cleaning clothing

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Adam the Archer
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cleaning clothing

Postby Adam the Archer » Fri Apr 09, 2010 11:59 am

Hoping someone can help me.

My doublet is looking nicely worn, but I may need to wear it as part of a servant's livery next weekend, so could really do with having it looking clean!

I am tempted to go for dry cleaning, but don't want to wreck it. It is handswen cream coloured wool, lined and interlined in linen, with linen thread buttons worked over a wooden bead.

Can anyone advise me?

Regards

Adam



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Phil the Grips
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Re: cleaning clothing

Postby Phil the Grips » Fri Apr 09, 2010 12:17 pm

Make sure it is thoroughly dried out by keeping it in an airing cupboard for a day or two, then drybrush off any dirt and then a dose of Febreeze, check for moth damage at the same time.

Dry cleaners should be able to do the job easily, just be sure to tell them what fabrics are used. I am fortunate to have Her Majesty's drycleaner round the corner from me and they are used to bits of Mess kit and unusual regalia arriving from the palace, other drycleaners may baulk though.


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Re: cleaning clothing

Postby Tuppence » Fri Apr 09, 2010 12:36 pm

What he said.

Do bear in mind though, that if it has no label attached with the fibre content and the cleaning instructions (i.e. the little symbols that tell them what kind of solvent to use), a normal high street dry cleaner may well not be insured to clean it, and therefore may refuse to do it.

You're best bet is with a cleaner that already specialises in some way like the one Phil mentions - or one that works for theatrical costumers and the like.


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Re: cleaning clothing

Postby Thomas Hayman » Fri Apr 09, 2010 9:28 pm

My local dry cleaner has gotten used to bits of kit coming through their doors. They just ask to sign a little waiver if it has no care symbols.


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Re: cleaning clothing

Postby Tuppence » Fri Apr 09, 2010 11:53 pm

that'll be cos of the insurance thing.

basically the waiver wil be an agreement that you won't sue them if they use the wrong solvent and wreck the thing.

nb - if having anything cleaned with hooks and eyes (big ones) or metal buttons, then remove them - they can catch on the inside of the machine and rip the garment to shreds. remnants not generally pleasant to view.


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Adam the Archer
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Re: cleaning clothing

Postby Adam the Archer » Sat Apr 10, 2010 1:18 pm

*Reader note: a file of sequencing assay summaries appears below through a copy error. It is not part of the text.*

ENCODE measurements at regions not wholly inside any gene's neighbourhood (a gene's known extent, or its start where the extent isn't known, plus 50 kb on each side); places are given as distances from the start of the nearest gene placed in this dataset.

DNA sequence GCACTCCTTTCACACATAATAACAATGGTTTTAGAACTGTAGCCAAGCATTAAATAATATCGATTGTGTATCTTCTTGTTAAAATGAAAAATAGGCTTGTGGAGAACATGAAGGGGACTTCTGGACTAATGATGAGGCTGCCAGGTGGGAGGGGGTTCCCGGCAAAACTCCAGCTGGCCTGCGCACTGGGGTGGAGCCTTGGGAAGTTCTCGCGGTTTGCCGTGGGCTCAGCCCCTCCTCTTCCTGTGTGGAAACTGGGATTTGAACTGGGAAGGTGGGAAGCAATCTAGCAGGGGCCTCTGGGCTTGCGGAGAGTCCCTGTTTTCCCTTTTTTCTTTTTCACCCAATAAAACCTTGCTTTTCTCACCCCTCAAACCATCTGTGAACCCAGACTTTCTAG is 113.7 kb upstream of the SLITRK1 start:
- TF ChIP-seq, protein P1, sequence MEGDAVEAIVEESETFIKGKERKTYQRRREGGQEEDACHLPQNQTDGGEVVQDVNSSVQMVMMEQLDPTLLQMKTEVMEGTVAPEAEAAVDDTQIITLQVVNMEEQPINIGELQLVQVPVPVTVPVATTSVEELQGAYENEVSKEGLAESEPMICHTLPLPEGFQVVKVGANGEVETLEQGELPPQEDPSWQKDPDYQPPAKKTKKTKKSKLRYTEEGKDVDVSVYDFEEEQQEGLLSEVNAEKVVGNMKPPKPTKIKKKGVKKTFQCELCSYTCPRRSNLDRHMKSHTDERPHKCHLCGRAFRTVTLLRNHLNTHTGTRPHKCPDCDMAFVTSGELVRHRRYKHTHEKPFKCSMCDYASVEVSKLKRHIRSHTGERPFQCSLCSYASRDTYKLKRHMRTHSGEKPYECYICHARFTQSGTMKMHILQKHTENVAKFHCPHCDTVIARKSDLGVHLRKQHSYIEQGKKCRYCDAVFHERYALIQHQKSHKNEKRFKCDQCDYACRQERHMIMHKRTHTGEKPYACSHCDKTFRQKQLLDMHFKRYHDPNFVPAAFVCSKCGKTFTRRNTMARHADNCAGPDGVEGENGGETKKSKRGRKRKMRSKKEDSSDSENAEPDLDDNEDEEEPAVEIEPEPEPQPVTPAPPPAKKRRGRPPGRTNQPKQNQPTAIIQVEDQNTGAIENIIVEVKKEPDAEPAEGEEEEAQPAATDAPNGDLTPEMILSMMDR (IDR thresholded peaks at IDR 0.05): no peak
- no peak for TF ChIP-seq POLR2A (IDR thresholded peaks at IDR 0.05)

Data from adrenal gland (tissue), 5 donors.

Thanks all

I am a bit worried about the buttons and if there is any shrinkage



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janes-wardrobe
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Re: cleaning clothing

Postby janes-wardrobe » Sat Apr 17, 2010 4:44 pm

I would remove the buttons before taking it to the cleaners. I have personally never had a problem with wool shrinking in the dry cleaning process but there is a first time for everything. The last time I took natural coloured wool to the dry cleaners they did a lovely job, I did have to sign a waiver but generally wool will be fine with the normal dry cleaning fluids used.

I have found linen less likely to shrink than other fibres though it really depends on the supplier - I have found that Ikea linen shrinks though none of the other linen I have ever bought has shrunk.

The only other option would be to hand wash in a mild soap solution. If you rinse with the same temperature water as you wash you shouldn't shock the wool and cause shrinkage. You can spin it in a washing machine on a short spin but NEVER EVER tumble dry wool.

Good luck.


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Re: cleaning clothing

Postby lucy the tudor » Sat Apr 17, 2010 8:52 pm

I would agree with Jane, up to the spinning... I would be terrified to spin dry it at all, and would just lay it flat on a white towel over a drainer over the bath...
But then I always machine wash my wool and linen before I sew with it these days, so mine takes 40 degree water and a hand wash well.
The very dry brushing and febreze method would seem favorite for an initial go, not too hard or expensive, and if it doesn't work you can always try plan B?


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Re: cleaning clothing

Postby janes-wardrobe » Sat Apr 17, 2010 9:04 pm

You could lay the wet doublet on a towel over the bath but it will take much longer to dry, even if you squeeze the excess water out by hand. Don't rub the wool and don't wring the doublet. That will almost certainly damage it.

Honestly Lucy, spinning is fine - but a short spin is preferable and you don't have to spin at top speed if you're worried.


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